Parshat Toldot

In this Parsha, Esau comes from the field and he is faint. Rashi says that he was faint from committing murder: כי עיפה נפשי להורגים (Jeremiah 4:31). He tells Yakov to pour him some of the red pottage because he is faint. Yakov was cooking red lentils because his grandfather Avraham had died that day. Rashi explains that Avraham’s life was shortened by five years so that שלא יראה את עשו בן בנו יוצא לתרבות רעה  — he would not have the grief of seeing his grandson falling into bad ways. But then he asks – why lentils? Rashi explains that they are round like a wheel and mourning “is like a wheel revolving in the world.” He also explains that lentils do not have a mouth or opening like other beans do. The mourner is like without a mouth as he is prohibited from speaking. That’s where the custom to feed mourner eggs comes from – they are round and have no mouth. From Mo’ed Katan (21b), it states that for the first three days of the mourning period, the person should not respond or initiate greetings. From the third to seventh days he can respond but not greet.

This week’s recipe is so obvious but how can I resist? Think of all those challenging Parshas about the Mishkan (tabernacle) that I struggled to find recipes for last year. Once in a while a recipe just calls out to you from the Chumash! So here it is…

UPDATE: Update: I tried a new lentil recipe and it’s so awesome I have to post the recipe. It’s called Egyptian Lentil Soup and I found it at I made it tonight and it’s just so delicious. Much better than the regular red lentil soup pictured below. My dh tried this tonight and said, ‘this is restaurant soup!’

Egyptian Lentil Soup

  • 5 cups vegetable broth or 5 cups water
  • 1 cup dried red lentils
  • 2 cups chopped onions
  • 2 cups chopped potatoes
  • 8 garlic cloves, peeled and left whole
  • 1 tablespoon canola oil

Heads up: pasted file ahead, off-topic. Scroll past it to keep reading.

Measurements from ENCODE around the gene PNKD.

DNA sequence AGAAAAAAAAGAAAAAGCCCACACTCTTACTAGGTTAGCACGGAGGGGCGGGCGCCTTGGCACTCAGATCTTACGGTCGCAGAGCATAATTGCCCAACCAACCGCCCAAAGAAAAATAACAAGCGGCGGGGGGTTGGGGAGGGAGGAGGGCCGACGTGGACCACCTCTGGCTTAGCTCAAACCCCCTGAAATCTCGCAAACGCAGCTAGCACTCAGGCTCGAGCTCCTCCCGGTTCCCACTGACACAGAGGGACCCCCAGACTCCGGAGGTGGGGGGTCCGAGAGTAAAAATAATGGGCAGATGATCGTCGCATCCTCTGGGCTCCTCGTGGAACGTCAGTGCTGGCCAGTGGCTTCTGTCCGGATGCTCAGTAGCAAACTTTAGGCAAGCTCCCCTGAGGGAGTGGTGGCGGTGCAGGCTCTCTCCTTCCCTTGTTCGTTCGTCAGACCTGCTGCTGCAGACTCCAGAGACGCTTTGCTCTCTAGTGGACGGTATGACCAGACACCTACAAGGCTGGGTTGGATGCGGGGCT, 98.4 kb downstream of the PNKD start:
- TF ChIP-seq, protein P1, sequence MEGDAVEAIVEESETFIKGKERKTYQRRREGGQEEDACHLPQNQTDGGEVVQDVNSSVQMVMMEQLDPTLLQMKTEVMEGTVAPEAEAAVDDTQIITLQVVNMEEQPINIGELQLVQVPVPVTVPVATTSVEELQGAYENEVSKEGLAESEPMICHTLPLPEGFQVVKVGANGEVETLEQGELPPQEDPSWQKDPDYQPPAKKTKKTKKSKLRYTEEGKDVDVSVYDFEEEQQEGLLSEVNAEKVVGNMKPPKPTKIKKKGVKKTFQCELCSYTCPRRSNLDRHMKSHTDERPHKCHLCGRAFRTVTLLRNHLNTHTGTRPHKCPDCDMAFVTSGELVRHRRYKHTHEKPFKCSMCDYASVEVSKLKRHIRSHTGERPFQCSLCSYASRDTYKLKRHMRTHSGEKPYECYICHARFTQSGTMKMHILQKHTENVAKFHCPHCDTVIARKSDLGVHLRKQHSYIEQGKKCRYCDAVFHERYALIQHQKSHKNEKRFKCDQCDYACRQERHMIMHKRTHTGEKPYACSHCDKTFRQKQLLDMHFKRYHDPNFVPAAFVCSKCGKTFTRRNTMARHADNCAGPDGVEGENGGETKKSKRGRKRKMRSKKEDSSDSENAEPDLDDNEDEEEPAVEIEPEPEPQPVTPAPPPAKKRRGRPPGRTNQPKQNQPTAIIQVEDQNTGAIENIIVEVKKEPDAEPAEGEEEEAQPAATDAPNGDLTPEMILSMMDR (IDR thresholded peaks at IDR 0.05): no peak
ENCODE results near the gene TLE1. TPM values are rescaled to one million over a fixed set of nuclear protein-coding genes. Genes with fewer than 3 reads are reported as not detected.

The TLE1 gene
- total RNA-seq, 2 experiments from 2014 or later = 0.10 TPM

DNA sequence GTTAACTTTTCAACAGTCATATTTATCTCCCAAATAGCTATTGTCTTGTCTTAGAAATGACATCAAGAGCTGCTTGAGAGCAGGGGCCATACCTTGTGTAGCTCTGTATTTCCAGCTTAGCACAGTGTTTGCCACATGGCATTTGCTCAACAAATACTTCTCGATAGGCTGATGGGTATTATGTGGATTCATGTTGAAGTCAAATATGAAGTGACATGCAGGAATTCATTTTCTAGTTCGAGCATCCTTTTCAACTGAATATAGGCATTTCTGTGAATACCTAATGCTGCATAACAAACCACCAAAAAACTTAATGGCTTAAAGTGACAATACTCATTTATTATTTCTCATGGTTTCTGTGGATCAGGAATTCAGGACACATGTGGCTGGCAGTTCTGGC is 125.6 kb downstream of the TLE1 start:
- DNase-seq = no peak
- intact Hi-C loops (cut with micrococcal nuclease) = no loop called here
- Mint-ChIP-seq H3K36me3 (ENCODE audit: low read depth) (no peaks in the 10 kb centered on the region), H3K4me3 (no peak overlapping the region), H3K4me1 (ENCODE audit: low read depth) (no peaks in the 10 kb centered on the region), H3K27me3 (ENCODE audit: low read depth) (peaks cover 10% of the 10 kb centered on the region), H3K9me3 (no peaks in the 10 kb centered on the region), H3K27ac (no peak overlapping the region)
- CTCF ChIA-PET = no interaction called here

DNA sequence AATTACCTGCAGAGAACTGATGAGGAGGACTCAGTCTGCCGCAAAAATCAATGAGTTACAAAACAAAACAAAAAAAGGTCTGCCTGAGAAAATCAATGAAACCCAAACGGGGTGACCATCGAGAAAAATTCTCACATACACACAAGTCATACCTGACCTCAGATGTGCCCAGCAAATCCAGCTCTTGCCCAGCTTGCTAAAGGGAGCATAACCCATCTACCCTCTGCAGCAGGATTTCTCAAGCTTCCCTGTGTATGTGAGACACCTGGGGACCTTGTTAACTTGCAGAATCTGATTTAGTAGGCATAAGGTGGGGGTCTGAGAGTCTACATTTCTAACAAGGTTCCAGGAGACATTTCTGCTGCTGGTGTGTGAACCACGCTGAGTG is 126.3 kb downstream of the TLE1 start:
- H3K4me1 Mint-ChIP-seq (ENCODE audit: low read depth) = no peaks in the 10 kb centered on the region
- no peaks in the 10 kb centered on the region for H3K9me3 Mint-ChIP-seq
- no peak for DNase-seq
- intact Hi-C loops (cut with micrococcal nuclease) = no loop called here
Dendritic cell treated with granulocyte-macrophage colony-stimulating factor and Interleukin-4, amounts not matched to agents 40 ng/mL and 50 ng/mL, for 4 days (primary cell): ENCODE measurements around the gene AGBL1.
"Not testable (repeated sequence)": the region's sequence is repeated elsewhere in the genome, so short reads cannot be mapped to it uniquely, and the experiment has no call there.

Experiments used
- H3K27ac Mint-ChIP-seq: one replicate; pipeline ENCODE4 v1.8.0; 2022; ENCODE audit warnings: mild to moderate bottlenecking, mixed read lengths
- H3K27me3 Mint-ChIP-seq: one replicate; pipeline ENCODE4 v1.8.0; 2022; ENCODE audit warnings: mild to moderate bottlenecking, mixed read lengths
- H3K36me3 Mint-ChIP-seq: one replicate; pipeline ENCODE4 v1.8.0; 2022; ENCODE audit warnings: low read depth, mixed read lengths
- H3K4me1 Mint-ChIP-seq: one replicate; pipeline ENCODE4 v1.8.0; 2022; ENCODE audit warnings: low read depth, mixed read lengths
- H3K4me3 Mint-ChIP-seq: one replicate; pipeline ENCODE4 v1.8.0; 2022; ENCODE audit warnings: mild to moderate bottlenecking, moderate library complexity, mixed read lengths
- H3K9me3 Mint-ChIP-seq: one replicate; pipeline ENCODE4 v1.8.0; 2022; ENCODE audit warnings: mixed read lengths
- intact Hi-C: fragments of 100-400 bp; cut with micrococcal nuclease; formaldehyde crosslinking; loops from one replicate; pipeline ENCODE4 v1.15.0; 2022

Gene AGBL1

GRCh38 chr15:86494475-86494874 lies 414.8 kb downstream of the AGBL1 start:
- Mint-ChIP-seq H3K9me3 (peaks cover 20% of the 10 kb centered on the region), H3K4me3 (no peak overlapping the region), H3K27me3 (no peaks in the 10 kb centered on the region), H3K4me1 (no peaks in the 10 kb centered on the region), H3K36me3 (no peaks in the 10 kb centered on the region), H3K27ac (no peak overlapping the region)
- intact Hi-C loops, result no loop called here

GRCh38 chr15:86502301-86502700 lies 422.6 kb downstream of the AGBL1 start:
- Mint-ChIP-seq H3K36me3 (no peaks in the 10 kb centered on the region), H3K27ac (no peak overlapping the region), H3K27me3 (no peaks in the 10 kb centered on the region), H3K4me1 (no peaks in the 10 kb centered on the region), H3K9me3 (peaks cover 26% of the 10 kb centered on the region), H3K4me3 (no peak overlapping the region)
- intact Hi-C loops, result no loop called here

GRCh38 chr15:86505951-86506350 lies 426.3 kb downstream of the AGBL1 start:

• 3 teaspoons ground cumin
  • 1/2 teaspoon turmeric
  • 1 teaspoon salt
  • 1/3 cup chopped fresh cilantro or parsley
  • 3 tablespoons lemon juice
  • salt and pepper


  • Add the first 5 ingredients to a large pot; cover and bring to a boil.
  • Lower the heat and simmer 15-20 minutes or until the lentils and veggies are tender.
  • Take pot from stove burner and set aside.
  • In a small saucepan, add the oil; warm over low heat until the oil is hot but not smoking.
  • Add in the cumin, turmeric, and salt; cook and stir constantly for for 2-3 minutes or until the cumin has released its fragrance (be careful not to scorch the spices).
  • Set spice mixture aside for 1 minute to cool.
  • Stir spice mixture into the lentil mixture; add cilantro, stir to combine.
  • You can puree the soup, in batches, in a blender OR you can use an immersion blender and blend to desired texture (I like to leave it a little chunky).
  • Add in lemon juice; stir to combine.
  • Rewarm soup in soup pot; season if needed with salt/pepper.

Read more at:

Genesis 25:34 And Jacob gave Esau bread and a pottage of lentils, and he ate and drank and arose and left.

Regular Red Lentil Soup

  • 2 cup dried red lentils
  • 3 zuchinni, peeled
  • 3 carrots, peeled
  • 2  chopped onions
  • 1 chopped potato
  • 4 chopped cloves of garlic
  • 1 teaspoons ground cumin
  • 1/2 teaspoon turmeric (optional)
  • 1 teaspoon salt
  • salt and pepper
  • water to 2″ above vegetables

Cook 40 minutes and puree.


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